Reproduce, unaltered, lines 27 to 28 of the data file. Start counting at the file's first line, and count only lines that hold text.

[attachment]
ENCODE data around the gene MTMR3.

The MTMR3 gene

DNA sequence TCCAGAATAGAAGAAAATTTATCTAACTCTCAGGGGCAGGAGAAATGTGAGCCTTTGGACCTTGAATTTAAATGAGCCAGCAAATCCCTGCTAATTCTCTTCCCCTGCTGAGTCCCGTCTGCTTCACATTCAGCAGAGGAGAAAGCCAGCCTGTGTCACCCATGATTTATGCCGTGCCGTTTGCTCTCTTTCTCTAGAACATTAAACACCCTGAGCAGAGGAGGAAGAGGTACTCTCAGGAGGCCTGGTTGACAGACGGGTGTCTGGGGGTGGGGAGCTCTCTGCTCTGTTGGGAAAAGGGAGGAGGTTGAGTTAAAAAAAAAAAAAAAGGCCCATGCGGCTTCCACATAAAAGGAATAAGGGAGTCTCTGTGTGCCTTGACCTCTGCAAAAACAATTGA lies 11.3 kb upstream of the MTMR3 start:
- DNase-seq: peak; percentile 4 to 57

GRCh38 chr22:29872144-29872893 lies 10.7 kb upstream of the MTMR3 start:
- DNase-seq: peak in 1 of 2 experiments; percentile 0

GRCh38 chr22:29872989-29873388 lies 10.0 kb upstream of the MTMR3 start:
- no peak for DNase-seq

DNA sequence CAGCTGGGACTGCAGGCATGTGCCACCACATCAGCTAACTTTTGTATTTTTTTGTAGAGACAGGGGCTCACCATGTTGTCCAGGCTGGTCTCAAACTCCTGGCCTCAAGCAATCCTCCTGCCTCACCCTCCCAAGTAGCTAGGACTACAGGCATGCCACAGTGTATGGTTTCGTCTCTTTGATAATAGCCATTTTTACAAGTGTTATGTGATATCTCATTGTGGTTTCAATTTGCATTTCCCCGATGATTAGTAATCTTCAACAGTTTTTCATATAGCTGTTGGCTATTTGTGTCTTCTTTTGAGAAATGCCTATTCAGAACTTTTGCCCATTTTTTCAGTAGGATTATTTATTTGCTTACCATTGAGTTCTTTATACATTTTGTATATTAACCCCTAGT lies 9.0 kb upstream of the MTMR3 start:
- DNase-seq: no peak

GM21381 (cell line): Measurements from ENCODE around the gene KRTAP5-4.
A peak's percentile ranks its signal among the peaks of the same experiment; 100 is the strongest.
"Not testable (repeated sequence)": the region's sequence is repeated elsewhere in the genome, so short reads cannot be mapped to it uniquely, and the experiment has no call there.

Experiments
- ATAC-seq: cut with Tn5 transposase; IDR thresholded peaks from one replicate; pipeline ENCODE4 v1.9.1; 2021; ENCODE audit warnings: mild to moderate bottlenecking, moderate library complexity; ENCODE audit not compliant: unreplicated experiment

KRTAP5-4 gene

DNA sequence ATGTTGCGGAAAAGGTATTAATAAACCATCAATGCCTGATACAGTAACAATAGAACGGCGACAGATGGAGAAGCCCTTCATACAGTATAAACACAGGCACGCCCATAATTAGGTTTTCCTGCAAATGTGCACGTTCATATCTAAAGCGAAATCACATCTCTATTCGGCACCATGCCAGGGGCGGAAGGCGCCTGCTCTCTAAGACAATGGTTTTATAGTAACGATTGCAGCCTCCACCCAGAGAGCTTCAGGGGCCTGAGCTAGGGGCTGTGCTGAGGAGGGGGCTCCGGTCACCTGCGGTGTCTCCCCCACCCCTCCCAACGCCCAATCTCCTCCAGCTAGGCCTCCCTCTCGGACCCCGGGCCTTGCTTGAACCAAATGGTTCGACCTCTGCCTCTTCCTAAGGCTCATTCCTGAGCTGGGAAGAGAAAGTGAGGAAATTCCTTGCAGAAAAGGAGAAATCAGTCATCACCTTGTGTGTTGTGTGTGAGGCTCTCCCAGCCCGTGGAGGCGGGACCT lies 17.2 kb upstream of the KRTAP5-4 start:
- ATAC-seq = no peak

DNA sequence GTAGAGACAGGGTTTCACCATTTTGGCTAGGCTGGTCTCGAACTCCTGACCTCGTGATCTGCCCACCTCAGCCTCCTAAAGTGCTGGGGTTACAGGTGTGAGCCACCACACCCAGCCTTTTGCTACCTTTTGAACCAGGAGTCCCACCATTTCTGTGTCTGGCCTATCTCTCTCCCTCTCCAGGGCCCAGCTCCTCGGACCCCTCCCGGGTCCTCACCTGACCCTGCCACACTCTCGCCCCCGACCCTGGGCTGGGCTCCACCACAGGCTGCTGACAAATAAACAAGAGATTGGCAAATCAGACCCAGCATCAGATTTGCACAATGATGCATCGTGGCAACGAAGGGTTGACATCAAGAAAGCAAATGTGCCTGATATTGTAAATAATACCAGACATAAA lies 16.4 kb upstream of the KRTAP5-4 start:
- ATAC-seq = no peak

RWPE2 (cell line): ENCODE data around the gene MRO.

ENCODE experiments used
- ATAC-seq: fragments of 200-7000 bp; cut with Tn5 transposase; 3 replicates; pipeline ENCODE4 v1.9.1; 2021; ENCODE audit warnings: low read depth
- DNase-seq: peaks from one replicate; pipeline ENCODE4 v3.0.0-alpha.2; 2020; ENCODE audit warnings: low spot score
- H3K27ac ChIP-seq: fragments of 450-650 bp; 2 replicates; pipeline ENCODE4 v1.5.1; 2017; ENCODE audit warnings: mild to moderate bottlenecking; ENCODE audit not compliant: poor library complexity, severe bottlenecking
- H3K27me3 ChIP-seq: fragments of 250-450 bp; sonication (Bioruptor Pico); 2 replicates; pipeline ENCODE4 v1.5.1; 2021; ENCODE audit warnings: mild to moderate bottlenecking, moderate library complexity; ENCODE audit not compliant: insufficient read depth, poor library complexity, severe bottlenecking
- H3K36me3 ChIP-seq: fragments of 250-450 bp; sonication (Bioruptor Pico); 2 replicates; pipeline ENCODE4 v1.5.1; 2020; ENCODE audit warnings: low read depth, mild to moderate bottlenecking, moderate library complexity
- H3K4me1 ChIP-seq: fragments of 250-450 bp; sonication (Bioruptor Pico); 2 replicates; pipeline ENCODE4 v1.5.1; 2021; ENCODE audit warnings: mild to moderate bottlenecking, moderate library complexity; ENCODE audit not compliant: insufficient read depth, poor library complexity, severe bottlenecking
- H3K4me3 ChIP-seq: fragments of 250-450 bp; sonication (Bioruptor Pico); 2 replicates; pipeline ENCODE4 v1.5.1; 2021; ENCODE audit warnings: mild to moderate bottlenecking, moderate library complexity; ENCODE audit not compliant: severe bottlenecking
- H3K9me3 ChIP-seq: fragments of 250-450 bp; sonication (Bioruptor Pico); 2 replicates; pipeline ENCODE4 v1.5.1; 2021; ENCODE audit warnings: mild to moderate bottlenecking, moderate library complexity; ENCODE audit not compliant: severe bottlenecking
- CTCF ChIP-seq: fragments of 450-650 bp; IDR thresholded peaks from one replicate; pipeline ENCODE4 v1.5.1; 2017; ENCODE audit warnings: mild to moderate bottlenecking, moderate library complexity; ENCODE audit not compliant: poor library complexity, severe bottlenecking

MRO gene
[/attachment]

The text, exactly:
- H3K36me3 ChIP-seq: fragments of 250-450 bp; sonication (Bioruptor Pico); 2 replicates; pipeline ENCODE4 v1.5.1; 2020; ENCODE audit warnings: low read depth, mild to moderate bottlenecking, moderate library complexity
- H3K4me1 ChIP-seq: fragments of 250-450 bp; sonication (Bioruptor Pico); 2 replicates; pipeline ENCODE4 v1.5.1; 2021; ENCODE audit warnings: mild to moderate bottlenecking, moderate library complexity; ENCODE audit not compliant: insufficient read depth, poor library complexity, severe bottlenecking